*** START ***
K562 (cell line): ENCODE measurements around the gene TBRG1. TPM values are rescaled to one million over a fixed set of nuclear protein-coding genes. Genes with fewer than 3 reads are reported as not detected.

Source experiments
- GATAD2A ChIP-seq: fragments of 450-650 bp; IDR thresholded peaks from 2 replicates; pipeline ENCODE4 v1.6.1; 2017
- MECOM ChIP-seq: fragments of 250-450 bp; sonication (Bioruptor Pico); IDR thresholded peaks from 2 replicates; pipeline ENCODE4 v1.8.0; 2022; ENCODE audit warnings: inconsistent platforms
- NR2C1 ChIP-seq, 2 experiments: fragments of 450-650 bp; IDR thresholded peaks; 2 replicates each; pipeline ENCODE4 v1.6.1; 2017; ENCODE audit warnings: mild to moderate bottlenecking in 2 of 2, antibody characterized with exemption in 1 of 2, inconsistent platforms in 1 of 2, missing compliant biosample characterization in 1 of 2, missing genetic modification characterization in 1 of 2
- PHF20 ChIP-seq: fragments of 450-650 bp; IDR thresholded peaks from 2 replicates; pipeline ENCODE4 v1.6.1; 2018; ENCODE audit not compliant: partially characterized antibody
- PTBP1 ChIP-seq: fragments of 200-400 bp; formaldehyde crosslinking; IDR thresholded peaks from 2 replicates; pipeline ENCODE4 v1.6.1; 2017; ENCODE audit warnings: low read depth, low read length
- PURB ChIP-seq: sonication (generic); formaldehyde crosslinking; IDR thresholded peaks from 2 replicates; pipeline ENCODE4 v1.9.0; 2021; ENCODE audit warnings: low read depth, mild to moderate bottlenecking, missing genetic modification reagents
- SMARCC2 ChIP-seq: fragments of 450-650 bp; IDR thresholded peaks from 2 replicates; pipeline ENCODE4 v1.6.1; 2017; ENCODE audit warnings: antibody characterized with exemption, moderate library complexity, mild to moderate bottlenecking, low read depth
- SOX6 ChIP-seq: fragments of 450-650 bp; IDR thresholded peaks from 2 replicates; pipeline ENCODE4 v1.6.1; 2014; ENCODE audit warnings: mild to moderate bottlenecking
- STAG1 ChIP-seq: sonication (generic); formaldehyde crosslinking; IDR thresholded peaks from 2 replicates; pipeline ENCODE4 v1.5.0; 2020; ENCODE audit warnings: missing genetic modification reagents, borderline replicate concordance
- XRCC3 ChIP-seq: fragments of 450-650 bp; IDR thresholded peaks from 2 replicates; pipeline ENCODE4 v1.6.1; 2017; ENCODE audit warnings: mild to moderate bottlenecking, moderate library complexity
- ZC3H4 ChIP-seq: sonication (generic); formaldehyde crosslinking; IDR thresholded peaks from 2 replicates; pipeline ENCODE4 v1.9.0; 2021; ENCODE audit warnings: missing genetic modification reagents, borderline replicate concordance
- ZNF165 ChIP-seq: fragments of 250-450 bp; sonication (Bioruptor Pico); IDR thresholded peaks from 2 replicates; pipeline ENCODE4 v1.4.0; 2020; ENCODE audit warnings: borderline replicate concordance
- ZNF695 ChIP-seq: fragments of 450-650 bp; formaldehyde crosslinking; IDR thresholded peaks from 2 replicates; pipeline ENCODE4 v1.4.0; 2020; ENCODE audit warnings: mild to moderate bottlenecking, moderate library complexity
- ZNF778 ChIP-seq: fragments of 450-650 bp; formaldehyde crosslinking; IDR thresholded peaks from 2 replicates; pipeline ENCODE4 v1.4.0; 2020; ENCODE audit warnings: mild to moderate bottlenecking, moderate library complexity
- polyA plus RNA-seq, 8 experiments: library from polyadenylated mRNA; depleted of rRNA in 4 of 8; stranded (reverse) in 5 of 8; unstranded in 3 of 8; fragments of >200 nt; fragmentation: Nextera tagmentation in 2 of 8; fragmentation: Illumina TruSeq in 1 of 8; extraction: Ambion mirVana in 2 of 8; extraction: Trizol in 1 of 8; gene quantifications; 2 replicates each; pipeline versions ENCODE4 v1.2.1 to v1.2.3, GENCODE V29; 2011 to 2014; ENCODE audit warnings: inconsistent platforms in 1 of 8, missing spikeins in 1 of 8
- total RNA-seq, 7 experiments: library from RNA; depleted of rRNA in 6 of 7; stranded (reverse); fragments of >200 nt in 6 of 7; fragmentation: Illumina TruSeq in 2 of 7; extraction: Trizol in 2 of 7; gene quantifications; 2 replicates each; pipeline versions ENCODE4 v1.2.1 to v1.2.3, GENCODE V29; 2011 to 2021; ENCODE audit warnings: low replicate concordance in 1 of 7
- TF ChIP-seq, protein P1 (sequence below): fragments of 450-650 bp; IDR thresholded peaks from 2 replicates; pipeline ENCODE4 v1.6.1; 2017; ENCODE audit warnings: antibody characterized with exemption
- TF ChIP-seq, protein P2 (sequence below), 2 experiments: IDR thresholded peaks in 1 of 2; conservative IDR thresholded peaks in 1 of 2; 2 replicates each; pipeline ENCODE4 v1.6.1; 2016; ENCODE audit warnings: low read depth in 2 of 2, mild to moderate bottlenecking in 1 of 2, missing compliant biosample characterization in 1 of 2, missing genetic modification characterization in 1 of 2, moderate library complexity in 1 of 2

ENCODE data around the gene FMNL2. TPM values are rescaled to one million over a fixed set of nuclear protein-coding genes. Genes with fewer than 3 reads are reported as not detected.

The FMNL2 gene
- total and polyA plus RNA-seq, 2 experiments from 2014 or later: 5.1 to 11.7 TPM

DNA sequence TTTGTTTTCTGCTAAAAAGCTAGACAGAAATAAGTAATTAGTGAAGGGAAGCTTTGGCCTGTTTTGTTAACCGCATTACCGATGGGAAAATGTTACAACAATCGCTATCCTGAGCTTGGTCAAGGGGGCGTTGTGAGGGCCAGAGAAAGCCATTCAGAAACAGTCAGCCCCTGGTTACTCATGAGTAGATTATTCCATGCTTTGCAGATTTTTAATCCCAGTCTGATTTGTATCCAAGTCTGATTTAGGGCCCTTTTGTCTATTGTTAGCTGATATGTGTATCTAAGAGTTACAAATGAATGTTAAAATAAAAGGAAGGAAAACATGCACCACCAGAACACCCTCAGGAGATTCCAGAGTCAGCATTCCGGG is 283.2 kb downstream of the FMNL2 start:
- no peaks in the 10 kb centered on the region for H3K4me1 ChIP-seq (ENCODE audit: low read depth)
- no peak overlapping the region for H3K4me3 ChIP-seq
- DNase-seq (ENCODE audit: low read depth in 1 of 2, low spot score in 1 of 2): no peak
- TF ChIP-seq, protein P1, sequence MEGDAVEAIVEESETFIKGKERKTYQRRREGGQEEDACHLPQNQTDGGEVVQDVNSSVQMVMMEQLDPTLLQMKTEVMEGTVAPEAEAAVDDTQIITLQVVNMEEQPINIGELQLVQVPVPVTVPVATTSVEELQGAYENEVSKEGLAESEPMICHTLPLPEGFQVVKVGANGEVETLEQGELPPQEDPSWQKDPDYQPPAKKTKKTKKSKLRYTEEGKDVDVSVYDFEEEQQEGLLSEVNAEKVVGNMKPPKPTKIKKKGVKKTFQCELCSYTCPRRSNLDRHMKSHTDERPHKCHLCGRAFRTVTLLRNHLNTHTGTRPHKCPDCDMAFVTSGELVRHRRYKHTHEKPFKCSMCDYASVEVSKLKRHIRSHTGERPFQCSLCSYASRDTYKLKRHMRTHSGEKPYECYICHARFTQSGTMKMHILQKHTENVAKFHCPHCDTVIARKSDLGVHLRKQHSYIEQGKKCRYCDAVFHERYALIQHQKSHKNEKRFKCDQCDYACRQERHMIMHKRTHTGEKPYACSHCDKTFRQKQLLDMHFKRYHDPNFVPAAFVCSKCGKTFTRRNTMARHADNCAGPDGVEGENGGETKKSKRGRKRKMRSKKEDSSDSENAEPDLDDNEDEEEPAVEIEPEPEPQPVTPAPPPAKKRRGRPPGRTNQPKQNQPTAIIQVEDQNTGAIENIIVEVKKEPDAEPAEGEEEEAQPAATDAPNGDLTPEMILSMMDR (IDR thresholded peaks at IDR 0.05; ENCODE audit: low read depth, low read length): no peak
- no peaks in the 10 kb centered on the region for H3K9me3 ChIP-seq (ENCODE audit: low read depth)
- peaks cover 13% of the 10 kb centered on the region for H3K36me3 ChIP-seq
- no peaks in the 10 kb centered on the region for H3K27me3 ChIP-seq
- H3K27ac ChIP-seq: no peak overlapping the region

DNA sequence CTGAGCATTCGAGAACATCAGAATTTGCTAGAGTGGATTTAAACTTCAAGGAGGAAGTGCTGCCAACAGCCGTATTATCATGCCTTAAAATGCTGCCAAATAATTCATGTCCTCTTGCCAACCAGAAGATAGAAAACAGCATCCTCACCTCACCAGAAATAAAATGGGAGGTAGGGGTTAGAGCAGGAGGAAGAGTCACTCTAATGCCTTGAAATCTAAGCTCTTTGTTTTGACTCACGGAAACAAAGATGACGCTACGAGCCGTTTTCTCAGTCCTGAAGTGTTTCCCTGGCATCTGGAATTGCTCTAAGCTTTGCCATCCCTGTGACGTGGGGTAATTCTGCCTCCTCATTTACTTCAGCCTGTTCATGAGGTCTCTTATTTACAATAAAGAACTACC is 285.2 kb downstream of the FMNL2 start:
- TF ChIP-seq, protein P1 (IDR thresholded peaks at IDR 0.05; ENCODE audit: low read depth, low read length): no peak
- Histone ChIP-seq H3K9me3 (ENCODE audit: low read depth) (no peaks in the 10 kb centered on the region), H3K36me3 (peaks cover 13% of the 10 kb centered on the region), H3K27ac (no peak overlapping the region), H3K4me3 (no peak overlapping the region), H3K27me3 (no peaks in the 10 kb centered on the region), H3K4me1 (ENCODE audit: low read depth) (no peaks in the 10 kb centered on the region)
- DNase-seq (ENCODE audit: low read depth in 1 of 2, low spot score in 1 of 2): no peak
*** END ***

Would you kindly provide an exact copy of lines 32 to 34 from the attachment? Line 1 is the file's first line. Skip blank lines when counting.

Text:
- H3K27ac ChIP-seq: no peak overlapping the region

DNA sequence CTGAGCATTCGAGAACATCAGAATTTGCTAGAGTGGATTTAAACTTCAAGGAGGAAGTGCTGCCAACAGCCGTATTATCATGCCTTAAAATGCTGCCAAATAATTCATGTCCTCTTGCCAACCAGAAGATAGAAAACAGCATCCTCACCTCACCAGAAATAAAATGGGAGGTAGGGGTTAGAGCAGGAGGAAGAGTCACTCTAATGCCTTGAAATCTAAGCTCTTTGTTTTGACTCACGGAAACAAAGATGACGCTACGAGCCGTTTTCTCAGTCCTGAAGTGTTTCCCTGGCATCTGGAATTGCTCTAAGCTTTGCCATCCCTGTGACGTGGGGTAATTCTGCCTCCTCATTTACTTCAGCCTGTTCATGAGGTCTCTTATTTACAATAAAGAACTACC is 285.2 kb downstream of the FMNL2 start:
- TF ChIP-seq, protein P1 (IDR thresholded peaks at IDR 0.05; ENCODE audit: low read depth, low read length): no peak